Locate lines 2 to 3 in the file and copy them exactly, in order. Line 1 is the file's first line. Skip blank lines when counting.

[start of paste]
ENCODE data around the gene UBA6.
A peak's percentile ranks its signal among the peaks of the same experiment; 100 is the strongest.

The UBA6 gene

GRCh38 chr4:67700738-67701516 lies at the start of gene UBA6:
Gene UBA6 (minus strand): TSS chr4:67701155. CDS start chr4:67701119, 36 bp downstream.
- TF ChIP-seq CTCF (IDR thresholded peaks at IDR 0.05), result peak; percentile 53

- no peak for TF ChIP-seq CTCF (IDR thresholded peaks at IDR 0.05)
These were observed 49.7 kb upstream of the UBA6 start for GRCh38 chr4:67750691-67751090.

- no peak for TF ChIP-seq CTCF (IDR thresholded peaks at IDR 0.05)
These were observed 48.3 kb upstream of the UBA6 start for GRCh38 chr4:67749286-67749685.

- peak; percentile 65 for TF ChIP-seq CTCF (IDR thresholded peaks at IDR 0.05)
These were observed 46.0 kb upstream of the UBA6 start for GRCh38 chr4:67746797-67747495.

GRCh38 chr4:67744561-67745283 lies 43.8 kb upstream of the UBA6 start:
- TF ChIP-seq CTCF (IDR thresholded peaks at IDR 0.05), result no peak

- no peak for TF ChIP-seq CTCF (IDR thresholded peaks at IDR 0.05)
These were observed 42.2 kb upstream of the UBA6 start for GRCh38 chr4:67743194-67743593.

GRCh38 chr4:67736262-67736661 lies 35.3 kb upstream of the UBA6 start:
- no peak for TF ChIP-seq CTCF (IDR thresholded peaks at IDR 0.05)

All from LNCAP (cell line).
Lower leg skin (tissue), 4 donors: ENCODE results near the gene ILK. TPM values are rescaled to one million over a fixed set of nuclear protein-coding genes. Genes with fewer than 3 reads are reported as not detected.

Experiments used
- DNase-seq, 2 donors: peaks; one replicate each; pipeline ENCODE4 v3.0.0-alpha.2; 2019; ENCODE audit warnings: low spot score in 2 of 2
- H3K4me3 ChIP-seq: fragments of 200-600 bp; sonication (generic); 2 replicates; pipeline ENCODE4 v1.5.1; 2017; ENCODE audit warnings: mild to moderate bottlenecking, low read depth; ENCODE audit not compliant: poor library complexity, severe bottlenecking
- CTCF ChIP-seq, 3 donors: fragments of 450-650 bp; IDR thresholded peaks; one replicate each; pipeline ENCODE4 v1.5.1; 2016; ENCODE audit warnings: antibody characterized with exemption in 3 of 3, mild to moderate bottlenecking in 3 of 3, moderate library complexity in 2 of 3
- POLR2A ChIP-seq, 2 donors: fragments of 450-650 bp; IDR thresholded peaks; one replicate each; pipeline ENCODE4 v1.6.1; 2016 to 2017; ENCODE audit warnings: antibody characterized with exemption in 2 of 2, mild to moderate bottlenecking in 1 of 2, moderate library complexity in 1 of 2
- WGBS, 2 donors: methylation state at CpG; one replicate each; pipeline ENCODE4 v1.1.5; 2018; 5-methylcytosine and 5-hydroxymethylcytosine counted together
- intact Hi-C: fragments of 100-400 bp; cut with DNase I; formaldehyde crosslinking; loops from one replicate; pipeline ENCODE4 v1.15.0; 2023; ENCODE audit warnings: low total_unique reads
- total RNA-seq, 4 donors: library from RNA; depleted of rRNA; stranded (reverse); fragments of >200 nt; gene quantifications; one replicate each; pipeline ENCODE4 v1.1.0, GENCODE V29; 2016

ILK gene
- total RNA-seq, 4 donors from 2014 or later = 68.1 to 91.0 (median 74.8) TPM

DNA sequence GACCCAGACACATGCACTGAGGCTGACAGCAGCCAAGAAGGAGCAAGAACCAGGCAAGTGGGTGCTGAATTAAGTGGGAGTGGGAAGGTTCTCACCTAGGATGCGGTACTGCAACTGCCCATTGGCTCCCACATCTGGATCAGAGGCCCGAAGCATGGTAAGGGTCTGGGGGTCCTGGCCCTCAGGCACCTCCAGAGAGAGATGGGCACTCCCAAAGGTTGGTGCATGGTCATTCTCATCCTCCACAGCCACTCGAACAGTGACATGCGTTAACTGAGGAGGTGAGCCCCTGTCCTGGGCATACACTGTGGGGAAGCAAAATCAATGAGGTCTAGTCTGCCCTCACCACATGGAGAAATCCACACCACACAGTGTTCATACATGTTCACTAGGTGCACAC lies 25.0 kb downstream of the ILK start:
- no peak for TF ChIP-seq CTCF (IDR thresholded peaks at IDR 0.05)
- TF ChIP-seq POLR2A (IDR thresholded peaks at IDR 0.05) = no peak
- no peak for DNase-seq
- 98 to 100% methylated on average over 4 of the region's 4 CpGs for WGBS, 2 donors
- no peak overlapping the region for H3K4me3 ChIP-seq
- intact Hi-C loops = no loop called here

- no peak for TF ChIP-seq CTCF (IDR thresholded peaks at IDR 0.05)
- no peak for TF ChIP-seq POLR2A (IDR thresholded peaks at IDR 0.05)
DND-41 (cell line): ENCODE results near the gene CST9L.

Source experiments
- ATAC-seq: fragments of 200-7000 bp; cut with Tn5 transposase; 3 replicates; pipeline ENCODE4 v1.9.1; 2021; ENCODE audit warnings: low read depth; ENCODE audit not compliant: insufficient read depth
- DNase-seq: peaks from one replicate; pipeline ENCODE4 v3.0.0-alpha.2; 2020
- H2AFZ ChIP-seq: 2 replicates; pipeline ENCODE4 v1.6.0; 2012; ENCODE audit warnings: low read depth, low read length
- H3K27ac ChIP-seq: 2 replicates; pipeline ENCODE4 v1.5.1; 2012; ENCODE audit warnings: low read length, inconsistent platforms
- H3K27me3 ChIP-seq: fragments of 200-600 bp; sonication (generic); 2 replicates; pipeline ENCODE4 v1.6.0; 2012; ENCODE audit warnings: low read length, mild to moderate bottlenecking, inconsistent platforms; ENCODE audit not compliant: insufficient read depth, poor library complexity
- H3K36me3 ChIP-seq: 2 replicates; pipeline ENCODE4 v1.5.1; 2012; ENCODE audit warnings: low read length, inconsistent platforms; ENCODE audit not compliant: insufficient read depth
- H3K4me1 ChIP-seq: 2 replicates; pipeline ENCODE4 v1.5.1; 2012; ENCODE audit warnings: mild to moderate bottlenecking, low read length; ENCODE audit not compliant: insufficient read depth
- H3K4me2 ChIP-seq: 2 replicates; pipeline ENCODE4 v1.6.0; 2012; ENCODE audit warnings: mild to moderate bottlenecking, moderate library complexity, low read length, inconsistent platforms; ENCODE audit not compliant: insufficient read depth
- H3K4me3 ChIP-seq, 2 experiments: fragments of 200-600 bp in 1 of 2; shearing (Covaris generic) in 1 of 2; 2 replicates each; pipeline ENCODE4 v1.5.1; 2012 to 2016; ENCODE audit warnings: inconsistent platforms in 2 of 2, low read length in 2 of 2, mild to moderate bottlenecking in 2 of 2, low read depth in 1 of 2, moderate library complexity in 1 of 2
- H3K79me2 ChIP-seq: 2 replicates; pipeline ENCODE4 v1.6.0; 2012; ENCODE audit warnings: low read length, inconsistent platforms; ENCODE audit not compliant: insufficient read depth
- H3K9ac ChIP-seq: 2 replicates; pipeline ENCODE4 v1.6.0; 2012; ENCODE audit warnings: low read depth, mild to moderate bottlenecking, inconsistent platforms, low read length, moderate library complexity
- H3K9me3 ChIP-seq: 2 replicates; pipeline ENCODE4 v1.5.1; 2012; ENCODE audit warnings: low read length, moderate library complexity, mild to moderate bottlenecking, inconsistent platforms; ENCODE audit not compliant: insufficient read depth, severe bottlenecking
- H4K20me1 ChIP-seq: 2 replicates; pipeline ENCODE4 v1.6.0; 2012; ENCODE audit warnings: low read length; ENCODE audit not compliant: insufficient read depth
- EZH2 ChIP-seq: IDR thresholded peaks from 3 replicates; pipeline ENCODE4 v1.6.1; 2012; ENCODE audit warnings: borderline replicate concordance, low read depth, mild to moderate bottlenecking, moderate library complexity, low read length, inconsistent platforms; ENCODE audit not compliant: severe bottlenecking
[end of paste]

A peak's percentile ranks its signal among the peaks of the same experiment; 100 is the strongest.

The UBA6 gene